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Homology: Genealogy for Genes

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The great power of model systems in molecular biology has been apparent ever since early researchers used bacteria, yeast, worms, and flies to learn about the human body. More recently, the power of comparative genomics has been harnessing evolution to help identify the most obviously important parts of our DNA by linking a piece of one genome to a corresponding piece of another genome.

On a molecular level, both of these approaches can require that we link genes that are homologous, i.e., share a common evolutionary origin. Even in a junior high school biology class, one can very easily define homology as features (such as genes, proteins, or even structures) that arise from the same ancestral entity. Devising and applying an operational definition of homology that is practical and comprehensive, however, keeps a lot of biologists and bioinformaticians quite busy. Here we discuss some methods of assigning homology, along with some of our challenges that show why this is a problem that can't be effectively addressed with basic sequence comparisons.

Homology has been described by David Wake as "the central concept for all of biology." As bioinformatics people, we're often asked to identify the homolog of a human disease-causing gene in another species, whether that be mouse, zebrafish, yeast, or another model system. Just about any molecular biologist can now use Blast to take a human protein to search a database of, for example, zebrafish proteins to identify the most similar one. Is the top hit the homolog we're looking for? We can't be sure, and this gets at the crux of the definition; homology — or more specifically, orthology (separated by speciation) and paralogy (separated by gene duplication) — is a hypothesis that reflects a history of shared origin that can be supported but not unequivocally proven. We can quantify similarity between proteins or gene sequences using percent identity, length of alignment, or even domain structure, but we can't quantify homology; either features are homologous or they aren't.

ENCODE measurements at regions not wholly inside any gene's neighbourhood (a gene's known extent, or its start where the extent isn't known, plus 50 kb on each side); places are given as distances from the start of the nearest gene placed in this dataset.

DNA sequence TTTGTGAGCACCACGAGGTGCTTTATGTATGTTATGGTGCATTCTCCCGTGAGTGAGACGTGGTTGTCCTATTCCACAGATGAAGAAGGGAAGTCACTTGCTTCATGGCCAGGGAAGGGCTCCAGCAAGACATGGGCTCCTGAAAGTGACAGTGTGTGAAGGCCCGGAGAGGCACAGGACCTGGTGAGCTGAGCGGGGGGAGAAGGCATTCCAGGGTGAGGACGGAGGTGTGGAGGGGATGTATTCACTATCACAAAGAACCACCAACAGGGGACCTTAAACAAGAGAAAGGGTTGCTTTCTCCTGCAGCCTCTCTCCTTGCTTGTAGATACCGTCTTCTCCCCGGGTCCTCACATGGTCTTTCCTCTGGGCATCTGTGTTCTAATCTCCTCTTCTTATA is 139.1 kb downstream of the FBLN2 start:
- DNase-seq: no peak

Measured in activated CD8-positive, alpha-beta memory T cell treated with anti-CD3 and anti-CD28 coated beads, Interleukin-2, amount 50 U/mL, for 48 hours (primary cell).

Homology is commonly interpreted to mean present in the last common ancestor, so even if all proteins evolved from the same good bits of primordial soup, knowing this distant shared ancestry isn't so useful. To assign pairs of homologs A and B across species, genome-scale analyses often go at least one step further than our Blast search above, requiring that B is the most similar protein to A and vice versa. If we find an orthology pair like this, we're in good shape, but do we want to further restrict our measure of similarity? What if we can generate only a short local alignment? What if a similar analysis of gene sequences is inconsistent? What if different scoring matrices produce different results? We'll probably try to optimize the details of our homology search for the specific use of these data, but our homology assignments will still be open to debate. Also, unless this homology is well established, we'll want to make sure to explain our operational definition.

Digging deeper

What if our operational definition of homology doesn't turn up any orthologs of our favorite human gene using reciprocal Blast search? Has the missing gene just not been sequenced or annotated yet? Or is it actually missing from the genome of our favorite model organism? How about if the human gene is present by name in the other species? All of these possibilities may need investigating. It would be much easier for us if orthologs had the same names in different species, but even some genes that do have the same names don't appear to be orthologous, now that we know more complete gene catalogs. Some of these cases fit into the unfortunately-named category of "functional homologs" which are proteins with similar functions but not of shared evolutionary origin (and therefore not actual homologs).